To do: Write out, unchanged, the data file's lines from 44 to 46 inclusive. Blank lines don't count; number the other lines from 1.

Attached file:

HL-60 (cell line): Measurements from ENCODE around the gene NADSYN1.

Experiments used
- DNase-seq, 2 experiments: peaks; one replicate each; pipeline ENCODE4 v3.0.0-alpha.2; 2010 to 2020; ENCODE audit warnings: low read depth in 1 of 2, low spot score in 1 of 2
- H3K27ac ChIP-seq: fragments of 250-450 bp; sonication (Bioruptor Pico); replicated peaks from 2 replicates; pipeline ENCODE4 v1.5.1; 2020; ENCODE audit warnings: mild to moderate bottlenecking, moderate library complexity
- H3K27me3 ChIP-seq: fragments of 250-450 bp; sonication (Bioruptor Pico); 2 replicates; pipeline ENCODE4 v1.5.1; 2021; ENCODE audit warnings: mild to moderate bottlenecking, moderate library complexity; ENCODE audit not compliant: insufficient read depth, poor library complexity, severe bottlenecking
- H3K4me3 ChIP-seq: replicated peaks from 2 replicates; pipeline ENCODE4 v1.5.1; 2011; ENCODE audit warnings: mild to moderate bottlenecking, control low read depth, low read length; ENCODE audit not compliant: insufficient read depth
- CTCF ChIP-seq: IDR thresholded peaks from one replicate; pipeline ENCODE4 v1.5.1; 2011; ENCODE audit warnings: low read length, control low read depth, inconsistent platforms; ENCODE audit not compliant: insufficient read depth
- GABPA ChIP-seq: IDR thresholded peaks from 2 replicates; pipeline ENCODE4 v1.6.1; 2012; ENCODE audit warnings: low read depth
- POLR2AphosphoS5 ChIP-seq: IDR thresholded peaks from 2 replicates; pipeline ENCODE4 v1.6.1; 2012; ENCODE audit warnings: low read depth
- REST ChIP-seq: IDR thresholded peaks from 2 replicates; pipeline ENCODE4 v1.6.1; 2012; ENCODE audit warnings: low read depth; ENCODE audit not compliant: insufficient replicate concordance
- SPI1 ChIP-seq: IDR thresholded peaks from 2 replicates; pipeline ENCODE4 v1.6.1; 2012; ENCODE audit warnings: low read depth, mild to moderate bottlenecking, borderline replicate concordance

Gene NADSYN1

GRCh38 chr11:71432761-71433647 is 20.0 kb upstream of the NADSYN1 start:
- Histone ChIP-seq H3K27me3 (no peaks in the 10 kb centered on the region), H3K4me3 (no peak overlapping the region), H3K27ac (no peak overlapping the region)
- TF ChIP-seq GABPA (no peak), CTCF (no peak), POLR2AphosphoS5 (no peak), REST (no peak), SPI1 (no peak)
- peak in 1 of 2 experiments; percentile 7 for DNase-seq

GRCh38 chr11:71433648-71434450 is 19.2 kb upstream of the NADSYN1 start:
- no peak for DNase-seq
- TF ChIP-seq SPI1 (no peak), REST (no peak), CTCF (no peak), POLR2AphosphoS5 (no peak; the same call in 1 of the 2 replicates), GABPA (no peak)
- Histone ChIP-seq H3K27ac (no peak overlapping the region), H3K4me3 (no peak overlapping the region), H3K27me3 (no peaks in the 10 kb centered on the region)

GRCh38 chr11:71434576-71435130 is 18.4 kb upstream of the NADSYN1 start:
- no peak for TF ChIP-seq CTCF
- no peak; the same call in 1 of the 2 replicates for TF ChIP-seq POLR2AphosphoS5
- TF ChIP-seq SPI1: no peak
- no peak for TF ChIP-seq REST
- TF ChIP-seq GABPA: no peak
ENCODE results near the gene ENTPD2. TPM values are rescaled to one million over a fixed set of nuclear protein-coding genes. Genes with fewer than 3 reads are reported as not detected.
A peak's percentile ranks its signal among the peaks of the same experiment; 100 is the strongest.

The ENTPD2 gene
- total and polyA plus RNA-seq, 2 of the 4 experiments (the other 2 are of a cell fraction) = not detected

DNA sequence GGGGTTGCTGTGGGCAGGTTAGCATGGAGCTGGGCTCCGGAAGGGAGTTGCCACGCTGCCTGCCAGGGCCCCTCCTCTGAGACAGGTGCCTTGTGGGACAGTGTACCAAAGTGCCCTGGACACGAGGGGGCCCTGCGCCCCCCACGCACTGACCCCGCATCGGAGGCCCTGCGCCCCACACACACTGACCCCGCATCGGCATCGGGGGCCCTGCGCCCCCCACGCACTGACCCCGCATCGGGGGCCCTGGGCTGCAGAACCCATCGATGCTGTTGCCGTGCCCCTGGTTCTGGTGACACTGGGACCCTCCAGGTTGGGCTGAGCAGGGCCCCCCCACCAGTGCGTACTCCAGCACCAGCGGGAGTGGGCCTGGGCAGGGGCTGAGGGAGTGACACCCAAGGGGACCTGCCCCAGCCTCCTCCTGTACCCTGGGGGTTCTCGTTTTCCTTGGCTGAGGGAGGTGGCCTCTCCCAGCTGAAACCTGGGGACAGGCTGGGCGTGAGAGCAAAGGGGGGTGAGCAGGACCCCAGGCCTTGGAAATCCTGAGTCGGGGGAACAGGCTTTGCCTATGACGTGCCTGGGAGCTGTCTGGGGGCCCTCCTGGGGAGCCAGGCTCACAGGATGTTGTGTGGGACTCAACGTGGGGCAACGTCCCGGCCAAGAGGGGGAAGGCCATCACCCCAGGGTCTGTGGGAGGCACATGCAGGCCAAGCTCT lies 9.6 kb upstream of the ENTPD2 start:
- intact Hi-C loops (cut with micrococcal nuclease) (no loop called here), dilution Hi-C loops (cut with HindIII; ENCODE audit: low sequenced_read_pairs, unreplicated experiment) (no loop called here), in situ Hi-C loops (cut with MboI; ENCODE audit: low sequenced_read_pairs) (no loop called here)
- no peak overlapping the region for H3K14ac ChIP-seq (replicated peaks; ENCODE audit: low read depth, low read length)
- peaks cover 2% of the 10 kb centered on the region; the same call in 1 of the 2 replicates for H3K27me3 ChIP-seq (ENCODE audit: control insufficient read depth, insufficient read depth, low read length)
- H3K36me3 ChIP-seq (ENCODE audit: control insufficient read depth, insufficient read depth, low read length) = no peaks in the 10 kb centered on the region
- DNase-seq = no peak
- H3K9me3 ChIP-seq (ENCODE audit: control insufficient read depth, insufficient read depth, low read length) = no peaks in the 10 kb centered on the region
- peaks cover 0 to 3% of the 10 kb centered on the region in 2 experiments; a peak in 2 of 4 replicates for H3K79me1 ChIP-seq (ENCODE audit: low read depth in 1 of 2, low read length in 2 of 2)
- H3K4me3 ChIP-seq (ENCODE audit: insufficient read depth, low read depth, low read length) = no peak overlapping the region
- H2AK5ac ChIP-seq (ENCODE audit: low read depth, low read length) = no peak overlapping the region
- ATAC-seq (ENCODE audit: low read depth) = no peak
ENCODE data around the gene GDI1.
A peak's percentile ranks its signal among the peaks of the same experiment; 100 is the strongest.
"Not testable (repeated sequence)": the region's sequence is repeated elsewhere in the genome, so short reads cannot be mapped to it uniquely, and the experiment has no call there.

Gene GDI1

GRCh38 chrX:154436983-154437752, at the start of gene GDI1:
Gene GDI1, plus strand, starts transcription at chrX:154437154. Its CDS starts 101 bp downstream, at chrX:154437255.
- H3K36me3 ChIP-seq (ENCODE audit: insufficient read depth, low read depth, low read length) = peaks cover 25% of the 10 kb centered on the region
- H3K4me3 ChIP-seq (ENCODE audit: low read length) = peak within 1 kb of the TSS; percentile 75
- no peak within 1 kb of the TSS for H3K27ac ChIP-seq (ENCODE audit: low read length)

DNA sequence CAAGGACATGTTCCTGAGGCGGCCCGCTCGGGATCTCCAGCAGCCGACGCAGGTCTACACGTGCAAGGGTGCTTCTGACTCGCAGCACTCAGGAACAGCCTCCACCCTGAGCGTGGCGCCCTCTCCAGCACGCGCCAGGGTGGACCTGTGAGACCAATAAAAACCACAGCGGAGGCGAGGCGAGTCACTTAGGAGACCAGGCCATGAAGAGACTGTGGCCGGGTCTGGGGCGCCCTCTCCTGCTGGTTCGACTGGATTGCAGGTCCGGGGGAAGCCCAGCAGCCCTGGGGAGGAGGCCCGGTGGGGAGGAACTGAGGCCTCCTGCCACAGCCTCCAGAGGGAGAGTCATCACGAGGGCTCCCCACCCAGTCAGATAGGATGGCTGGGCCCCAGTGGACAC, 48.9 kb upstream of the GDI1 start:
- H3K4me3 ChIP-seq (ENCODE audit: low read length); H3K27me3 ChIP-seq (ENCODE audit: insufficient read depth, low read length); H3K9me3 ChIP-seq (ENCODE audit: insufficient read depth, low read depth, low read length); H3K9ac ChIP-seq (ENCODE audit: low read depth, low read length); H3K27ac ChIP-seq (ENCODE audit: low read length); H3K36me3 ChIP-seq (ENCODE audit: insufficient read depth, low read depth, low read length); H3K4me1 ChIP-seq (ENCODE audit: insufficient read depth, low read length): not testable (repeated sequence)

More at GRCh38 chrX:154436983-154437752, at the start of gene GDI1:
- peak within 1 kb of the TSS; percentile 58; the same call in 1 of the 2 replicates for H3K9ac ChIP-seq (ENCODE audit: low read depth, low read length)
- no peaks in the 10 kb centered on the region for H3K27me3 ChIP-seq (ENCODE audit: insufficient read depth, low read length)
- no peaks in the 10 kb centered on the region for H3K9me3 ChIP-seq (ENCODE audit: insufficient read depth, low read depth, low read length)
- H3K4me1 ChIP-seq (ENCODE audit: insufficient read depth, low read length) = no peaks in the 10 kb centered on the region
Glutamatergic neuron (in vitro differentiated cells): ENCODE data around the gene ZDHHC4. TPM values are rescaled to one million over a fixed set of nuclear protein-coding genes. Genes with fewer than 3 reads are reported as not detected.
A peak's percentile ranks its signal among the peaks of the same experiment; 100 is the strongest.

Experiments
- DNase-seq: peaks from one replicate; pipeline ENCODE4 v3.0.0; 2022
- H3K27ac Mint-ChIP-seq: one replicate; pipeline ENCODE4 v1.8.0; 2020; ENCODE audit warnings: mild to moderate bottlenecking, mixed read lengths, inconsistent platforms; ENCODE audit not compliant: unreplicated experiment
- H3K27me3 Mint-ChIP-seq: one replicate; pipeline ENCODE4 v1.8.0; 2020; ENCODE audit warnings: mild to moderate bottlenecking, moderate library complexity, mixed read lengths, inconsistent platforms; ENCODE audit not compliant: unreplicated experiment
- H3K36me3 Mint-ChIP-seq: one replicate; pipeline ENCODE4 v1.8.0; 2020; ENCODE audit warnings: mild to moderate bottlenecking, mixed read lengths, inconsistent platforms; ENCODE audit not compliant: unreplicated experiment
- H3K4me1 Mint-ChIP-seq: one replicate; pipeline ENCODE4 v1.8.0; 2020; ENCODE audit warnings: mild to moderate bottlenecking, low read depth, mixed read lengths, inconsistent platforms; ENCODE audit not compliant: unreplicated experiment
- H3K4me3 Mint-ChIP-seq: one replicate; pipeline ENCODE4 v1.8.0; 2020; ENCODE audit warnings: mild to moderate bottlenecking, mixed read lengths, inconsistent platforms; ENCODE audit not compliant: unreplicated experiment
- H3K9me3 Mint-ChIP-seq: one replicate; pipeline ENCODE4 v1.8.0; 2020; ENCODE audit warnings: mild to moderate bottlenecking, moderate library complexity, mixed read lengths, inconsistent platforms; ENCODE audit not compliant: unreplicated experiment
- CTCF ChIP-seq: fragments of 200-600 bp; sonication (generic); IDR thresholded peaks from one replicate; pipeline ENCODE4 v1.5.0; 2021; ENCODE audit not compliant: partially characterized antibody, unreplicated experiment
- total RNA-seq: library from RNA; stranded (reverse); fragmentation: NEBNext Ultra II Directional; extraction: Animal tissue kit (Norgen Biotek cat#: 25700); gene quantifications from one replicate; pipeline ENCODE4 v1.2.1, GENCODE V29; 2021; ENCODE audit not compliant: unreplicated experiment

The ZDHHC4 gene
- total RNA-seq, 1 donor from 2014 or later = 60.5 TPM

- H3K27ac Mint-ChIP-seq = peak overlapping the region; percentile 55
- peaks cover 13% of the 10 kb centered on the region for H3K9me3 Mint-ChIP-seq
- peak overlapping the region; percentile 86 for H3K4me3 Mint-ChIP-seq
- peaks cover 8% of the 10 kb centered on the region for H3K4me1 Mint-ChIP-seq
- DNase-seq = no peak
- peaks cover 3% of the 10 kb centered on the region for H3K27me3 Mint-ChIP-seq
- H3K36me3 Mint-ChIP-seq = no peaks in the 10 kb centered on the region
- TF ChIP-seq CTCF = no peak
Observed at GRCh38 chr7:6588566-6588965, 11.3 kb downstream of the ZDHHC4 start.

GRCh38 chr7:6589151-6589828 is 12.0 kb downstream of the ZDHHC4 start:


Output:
"Not testable (repeated sequence)": the region's sequence is repeated elsewhere in the genome, so short reads cannot be mapped to it uniquely, and the experiment has no call there.

Gene GDI1

GRCh38 chrX:154436983-154437752, at the start of gene GDI1: